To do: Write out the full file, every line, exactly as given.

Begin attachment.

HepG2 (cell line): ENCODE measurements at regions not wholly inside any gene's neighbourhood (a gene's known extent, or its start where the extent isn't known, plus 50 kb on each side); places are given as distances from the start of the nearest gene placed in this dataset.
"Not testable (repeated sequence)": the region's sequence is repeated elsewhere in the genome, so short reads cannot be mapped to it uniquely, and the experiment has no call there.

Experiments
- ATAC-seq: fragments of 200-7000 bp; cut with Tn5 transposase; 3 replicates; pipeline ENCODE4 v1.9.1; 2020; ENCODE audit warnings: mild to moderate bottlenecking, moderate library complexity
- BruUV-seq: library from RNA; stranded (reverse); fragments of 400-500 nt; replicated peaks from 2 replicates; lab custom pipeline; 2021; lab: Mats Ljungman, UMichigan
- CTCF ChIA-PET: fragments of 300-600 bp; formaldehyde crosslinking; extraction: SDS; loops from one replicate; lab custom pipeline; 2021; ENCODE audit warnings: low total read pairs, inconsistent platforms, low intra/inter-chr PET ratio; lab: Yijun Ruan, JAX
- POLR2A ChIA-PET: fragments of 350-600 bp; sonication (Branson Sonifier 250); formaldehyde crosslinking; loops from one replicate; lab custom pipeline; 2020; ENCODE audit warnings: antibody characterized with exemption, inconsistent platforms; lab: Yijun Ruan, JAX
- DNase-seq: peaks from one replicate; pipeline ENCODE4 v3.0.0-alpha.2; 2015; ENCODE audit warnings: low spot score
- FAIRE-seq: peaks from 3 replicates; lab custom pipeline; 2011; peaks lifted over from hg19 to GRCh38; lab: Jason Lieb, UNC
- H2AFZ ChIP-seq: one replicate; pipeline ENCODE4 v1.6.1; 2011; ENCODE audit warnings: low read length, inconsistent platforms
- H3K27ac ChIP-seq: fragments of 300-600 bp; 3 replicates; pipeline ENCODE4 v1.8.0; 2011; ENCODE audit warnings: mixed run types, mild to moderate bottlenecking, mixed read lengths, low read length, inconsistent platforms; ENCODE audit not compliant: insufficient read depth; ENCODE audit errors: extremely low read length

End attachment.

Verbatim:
HepG2 (cell line): ENCODE measurements at regions not wholly inside any gene's neighbourhood (a gene's known extent, or its start where the extent isn't known, plus 50 kb on each side); places are given as distances from the start of the nearest gene placed in this dataset.
"Not testable (repeated sequence)": the region's sequence is repeated elsewhere in the genome, so short reads cannot be mapped to it uniquely, and the experiment has no call there.

Experiments
- ATAC-seq: fragments of 200-7000 bp; cut with Tn5 transposase; 3 replicates; pipeline ENCODE4 v1.9.1; 2020; ENCODE audit warnings: mild to moderate bottlenecking, moderate library complexity
- BruUV-seq: library from RNA; stranded (reverse); fragments of 400-500 nt; replicated peaks from 2 replicates; lab custom pipeline; 2021; lab: Mats Ljungman, UMichigan
- CTCF ChIA-PET: fragments of 300-600 bp; formaldehyde crosslinking; extraction: SDS; loops from one replicate; lab custom pipeline; 2021; ENCODE audit warnings: low total read pairs, inconsistent platforms, low intra/inter-chr PET ratio; lab: Yijun Ruan, JAX
- POLR2A ChIA-PET: fragments of 350-600 bp; sonication (Branson Sonifier 250); formaldehyde crosslinking; loops from one replicate; lab custom pipeline; 2020; ENCODE audit warnings: antibody characterized with exemption, inconsistent platforms; lab: Yijun Ruan, JAX
- DNase-seq: peaks from one replicate; pipeline ENCODE4 v3.0.0-alpha.2; 2015; ENCODE audit warnings: low spot score
- FAIRE-seq: peaks from 3 replicates; lab custom pipeline; 2011; peaks lifted over from hg19 to GRCh38; lab: Jason Lieb, UNC
- H2AFZ ChIP-seq: one replicate; pipeline ENCODE4 v1.6.1; 2011; ENCODE audit warnings: low read length, inconsistent platforms
- H3K27ac ChIP-seq: fragments of 300-600 bp; 3 replicates; pipeline ENCODE4 v1.8.0; 2011; ENCODE audit warnings: mixed run types, mild to moderate bottlenecking, mixed read lengths, low read length, inconsistent platforms; ENCODE audit not compliant: insufficient read depth; ENCODE audit errors: extremely low read length